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[ik-splis-it] /ɪkˈsplɪs ɪt/
fully and clearly expressed or demonstrated; leaving nothing merely implied; unequivocal:
explicit instructions; an explicit act of violence; explicit language.
clearly developed or formulated:
explicit knowledge; explicit belief.
definite and unreserved in expression; outspoken:
He was quite explicit as to what he expected us to do for him.
described or shown in realistic detail:
explicit sexual scenes.
having sexual acts or nudity clearly depicted:
explicit movies; explicit books.
Mathematics. (of a function) having the dependent variable expressed directly in terms of the independent variables, as y = 3 x + 4.
Compare implicit (def 4).
Origin of explicit
1605-15; < Latin explicitus unfolded, set forth, variant past participle of explicāre. See explicate
Related forms
explicitly, adverb
explicitness, noun
overexplicit, adjective
quasi-explicit, adjective
quasi-explicitly, adverb
superexplicit, adjective
superexplicitly, adverb
unexplicit, adjective
unexplicitly, adverb
Can be confused
explicit, implicit, implied.
1. express, definite, precise, exact, unambiguous. 3. open, forthright, unabashed.
1. indefinite, ambiguous. Unabridged
Based on the Random House Dictionary, © Random House, Inc. 2015.
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Examples from the Web for explicit
Contemporary Examples
Historical Examples
  • And somehow the tone had more tenderness in it, though it was so explicit. '

    The Two Sides of the Shield Charlotte M. Yonge
  • I will be explicit; I will use the indicative mood, present tense.

    The First Violin Jessie Fothergill
  • That she should be thus compelled to be explicit was more than Lady Pelham's temper could endure.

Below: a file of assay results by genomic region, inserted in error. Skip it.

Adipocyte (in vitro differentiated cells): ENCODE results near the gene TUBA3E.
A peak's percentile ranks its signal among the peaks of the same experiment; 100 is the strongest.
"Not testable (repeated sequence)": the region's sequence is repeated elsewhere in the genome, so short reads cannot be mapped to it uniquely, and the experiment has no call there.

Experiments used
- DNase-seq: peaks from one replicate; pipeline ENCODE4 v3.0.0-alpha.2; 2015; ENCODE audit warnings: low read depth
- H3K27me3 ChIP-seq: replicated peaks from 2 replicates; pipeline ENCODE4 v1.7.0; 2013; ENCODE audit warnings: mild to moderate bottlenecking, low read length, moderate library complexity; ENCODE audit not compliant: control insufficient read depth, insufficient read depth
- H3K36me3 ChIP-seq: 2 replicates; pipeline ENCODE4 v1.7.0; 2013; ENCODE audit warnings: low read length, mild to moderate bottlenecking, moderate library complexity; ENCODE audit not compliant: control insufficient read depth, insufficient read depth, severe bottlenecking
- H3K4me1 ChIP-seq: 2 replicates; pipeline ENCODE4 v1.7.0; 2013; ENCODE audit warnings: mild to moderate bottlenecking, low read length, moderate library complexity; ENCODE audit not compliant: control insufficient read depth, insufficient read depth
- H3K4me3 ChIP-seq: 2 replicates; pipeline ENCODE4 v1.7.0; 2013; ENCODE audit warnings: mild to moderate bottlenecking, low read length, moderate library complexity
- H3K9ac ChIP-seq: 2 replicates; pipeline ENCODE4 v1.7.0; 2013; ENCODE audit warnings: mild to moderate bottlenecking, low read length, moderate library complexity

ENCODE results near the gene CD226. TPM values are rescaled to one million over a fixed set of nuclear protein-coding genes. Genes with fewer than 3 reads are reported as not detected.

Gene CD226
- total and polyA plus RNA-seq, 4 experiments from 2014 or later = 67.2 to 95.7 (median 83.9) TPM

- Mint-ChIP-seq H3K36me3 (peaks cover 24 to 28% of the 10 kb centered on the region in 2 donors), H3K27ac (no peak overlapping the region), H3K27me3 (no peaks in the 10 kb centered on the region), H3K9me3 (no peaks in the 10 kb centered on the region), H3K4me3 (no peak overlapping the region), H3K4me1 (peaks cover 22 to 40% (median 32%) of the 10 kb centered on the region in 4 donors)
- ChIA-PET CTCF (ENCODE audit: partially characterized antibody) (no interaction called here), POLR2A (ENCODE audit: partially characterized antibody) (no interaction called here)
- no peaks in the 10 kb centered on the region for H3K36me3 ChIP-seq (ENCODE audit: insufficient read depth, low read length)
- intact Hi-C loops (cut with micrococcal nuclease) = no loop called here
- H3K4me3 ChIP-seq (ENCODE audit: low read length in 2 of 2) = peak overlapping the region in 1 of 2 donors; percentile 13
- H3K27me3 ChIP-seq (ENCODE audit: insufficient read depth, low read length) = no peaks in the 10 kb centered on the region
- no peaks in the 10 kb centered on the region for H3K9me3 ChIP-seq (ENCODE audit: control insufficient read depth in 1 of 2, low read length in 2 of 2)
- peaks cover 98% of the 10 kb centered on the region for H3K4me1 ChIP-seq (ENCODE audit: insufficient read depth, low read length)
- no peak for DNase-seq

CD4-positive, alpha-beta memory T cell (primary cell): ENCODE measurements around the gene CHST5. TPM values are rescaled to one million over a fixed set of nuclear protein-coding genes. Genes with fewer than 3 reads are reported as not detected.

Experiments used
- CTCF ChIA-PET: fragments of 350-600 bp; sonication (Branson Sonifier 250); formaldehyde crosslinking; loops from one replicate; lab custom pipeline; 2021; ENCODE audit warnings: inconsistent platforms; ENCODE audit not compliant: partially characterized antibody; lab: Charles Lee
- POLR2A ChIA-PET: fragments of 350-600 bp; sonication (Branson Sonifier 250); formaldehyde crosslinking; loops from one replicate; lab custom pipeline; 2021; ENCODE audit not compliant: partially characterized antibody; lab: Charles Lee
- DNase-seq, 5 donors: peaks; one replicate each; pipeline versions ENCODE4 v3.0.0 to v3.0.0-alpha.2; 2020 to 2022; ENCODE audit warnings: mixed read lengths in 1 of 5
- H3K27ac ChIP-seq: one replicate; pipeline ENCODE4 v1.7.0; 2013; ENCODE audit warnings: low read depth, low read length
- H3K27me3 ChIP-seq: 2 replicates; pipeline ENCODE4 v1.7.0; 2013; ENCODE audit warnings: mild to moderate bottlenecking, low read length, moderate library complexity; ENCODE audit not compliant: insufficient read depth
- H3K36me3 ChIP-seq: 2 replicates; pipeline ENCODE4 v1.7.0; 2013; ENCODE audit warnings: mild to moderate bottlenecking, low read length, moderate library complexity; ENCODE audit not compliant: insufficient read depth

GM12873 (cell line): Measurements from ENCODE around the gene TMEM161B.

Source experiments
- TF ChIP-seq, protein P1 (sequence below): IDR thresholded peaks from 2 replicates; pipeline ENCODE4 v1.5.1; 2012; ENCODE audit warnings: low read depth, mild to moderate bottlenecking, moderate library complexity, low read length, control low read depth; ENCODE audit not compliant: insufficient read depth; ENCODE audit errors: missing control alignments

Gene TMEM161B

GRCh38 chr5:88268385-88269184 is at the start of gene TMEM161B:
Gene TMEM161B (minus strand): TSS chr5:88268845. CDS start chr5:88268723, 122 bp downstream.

Self-control Mary Brunton
  • These orders are so explicit that there is no room to question what they mean.

    Things as They Are Amy Wilson-Carmichael
  • It often exists, implicit or explicit, in that part of the verse which sings because it must and for sheer love of itself.

British Dictionary definitions for explicit


precisely and clearly expressed, leaving nothing to implication; fully stated: explicit instructions
graphically detailed, leaving little to the imagination: sexually explicit scenes
openly expressed without reservations; unreserved
(maths) (of a function) having an equation of the form y=f(x), in which y is expressed directly in terms of x, as in y=x4 + x + z Compare implicit (sense 4)
Derived Forms
explicitly, adverb
explicitness, noun
Word Origin
C17: from Latin explicitus unfolded, from explicāre; see explicate


the end; an indication, used esp by medieval scribes, of the end of a book, part of a manuscript, etc
Word Origin
Late Latin, probably short for explicitus est liber the book is unfolded (or complete); shortened by analogy with incipit
Collins English Dictionary - Complete & Unabridged 2012 Digital Edition
© William Collins Sons & Co. Ltd. 1979, 1986 © HarperCollins
Publishers 1998, 2000, 2003, 2005, 2006, 2007, 2009, 2012
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Word Origin and History for explicit

c.1600, from French explicite, from Latin explicitus "unobstructed," variant past participle of explicare "unfold, unravel, explain," from ex- "out" (see ex-) + plicare "to fold" (see ply (v.1)).

"Explicitus" was written at the end of medieval books, originally short for explicitus est liber "the book is unrolled." As a euphemism for "pornographic" it dates from 1971.

Online Etymology Dictionary, © 2010 Douglas Harper
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